Anh Tai Do, Werner Doppler:
The Potential of Research on Gradients to Explain the Pattern of Differences in Regional Socio-Economic Development -- An Example from the Mai Son District, Northern Vietnam


University of Hohenheim, Institute of Agricultural Economics and Social Sciences in the Tropics and Subtropics, Germany

The spatial diversity of natural conditions, along with ethnic and cultural distinctions within the rural population, contributes to the diversity of farming systems and determines differences in economic development. Particularly in mountainous regions, changes in conditions may be described along transects by models of altitudinal, socio-economic gradients. The potentials of such spatial models for the generalization of findings about successions in development conditions depend on the significance of relations between physical factors of the environment and the social and economic situation of people in the respective locations. Results of a research programme on the interaction between social and elevation gradients in a mountainous district of Northern Vietnam indicated the value of the modelling approach for a spatial gradation for development. Most types of family resources tended to become increasingly disadvantageous along the gradient from the valley, where access to urban structures is provided, up to the remote mountainous areas. Examples for this general tendency are the education level of family members, which decreases along the gradient while family size increases, and land resources, which tend to get larger along this line but show a decrease in soil quality and nutrients. Simultaneously, ethnic compositions change from a majority of Kinh people to a predominance of descendants from the Black Thai and H'mong tribes. The differentiation of the resources combined with the differentiation of infrastructure and services led to respective differences in the economic success of farms and families. Family income, for example, decreased from annually 1536 US$ for families in the valley (Bac Quang village) down to 534 US$ for families in high mountainous areas (Pa Dong village). Assessment of further criteria of living standard showed a similar, significant linkage between ascending terrain and descending economic situation of the population. The results support the assumption that altitudinal gradients have a high explanatory value for trends in economic development of mountainous areas in tropical and subtropical countries. Incorporating gradients in spatial analyses and planning of resource use and socio-economic development has thus the potential to reduce the required input for data collection and to improve the prediction of probable impacts from changes.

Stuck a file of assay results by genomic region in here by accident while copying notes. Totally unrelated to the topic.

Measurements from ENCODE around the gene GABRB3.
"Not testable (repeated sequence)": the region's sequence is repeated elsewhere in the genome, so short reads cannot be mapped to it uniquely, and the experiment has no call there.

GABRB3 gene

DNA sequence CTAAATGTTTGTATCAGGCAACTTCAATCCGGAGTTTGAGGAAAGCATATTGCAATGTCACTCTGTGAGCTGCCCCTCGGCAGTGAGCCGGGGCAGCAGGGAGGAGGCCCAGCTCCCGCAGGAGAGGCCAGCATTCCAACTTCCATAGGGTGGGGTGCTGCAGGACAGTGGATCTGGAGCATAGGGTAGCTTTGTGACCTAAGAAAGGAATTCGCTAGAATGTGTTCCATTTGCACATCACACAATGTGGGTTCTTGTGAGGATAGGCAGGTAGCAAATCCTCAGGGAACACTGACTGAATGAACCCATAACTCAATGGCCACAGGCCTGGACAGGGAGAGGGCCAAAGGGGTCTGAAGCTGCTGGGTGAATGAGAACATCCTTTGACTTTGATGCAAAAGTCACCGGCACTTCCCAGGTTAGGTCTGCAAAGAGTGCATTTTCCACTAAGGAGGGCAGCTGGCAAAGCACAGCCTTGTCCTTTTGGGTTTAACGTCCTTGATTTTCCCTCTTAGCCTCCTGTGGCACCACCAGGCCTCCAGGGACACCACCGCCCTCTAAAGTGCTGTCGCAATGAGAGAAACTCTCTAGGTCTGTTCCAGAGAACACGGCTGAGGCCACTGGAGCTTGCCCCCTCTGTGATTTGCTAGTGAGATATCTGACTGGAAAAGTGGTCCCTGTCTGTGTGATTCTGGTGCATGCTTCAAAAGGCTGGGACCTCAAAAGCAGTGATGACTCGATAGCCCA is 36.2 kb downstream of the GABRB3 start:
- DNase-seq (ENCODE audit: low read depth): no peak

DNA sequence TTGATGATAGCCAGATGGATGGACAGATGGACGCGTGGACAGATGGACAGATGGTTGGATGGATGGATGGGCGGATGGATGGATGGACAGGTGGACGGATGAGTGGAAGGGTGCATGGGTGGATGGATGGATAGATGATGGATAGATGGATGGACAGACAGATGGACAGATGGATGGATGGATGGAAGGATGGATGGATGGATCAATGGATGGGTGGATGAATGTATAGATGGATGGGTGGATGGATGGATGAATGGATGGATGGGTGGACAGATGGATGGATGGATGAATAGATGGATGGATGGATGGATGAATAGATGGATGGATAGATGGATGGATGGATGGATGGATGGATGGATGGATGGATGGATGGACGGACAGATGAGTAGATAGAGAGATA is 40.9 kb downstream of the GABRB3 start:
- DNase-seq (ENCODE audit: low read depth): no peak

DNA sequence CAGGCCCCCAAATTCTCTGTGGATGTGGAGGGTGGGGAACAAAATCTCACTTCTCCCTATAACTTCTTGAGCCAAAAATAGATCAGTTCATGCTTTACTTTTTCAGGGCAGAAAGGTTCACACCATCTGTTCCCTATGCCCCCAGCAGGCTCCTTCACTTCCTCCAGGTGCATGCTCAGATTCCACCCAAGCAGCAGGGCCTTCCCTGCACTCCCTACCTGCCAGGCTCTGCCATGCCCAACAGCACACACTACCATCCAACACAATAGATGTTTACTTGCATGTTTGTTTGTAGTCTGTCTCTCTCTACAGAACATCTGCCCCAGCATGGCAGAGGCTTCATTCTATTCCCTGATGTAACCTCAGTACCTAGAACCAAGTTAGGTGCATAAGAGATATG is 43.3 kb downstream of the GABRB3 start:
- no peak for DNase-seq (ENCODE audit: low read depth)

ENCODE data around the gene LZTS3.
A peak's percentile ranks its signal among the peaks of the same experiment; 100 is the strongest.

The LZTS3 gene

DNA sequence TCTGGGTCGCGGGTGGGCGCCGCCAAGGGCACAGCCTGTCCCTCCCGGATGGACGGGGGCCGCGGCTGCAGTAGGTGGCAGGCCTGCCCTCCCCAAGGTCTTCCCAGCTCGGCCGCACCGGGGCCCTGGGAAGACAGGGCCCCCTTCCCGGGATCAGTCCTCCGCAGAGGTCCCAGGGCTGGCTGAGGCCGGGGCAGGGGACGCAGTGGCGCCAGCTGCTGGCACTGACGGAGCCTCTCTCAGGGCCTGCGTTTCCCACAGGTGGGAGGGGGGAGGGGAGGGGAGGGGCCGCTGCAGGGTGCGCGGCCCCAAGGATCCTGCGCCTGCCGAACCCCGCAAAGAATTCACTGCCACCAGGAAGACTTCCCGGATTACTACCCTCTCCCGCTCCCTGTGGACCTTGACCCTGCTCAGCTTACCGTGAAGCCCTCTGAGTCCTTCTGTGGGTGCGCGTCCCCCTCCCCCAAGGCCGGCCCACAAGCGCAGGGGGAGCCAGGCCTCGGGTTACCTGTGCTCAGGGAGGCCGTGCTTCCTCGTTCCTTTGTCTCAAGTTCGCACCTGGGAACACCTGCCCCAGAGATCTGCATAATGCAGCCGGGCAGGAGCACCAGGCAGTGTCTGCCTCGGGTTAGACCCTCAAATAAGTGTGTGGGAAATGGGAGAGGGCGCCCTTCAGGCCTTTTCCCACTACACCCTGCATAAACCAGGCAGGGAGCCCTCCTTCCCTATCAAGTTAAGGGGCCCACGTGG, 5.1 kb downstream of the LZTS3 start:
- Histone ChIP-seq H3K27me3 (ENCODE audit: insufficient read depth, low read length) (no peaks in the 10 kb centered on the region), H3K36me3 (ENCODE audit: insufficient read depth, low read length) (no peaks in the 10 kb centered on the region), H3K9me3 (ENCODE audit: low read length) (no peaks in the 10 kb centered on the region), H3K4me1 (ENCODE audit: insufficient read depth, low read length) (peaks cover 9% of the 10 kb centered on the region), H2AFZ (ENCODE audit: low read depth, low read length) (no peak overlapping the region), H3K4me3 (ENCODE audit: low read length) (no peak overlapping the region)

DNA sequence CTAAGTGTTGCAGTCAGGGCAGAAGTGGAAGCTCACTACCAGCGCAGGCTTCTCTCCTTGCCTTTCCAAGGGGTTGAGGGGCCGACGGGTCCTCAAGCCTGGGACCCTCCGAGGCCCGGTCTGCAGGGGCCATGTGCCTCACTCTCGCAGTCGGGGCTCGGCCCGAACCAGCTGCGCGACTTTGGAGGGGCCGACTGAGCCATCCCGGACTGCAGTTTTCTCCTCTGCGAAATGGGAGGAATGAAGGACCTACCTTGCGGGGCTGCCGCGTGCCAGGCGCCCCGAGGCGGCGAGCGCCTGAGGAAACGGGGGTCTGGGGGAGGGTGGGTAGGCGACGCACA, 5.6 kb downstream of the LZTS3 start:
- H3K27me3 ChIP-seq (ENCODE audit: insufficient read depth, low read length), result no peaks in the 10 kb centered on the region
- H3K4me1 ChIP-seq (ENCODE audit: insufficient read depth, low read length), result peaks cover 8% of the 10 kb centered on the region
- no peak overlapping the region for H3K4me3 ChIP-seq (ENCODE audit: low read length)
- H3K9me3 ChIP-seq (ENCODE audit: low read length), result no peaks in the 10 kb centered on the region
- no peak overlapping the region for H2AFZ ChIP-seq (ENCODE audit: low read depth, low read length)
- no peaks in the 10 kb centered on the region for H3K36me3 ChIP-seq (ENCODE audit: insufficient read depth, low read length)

Keywords: Living standard, socio-altitudinal gradients, spatial modelling, Vietnam


Contact Address: Anh Tai Do, University of Hohenheim, Institute of Agricultural Economics and Social Sciences in the Tropics and Subtropics, Fruwirthstraße 12, 70599 Stuttgart, Germany, e-mail:
Andreas Deininger, 2003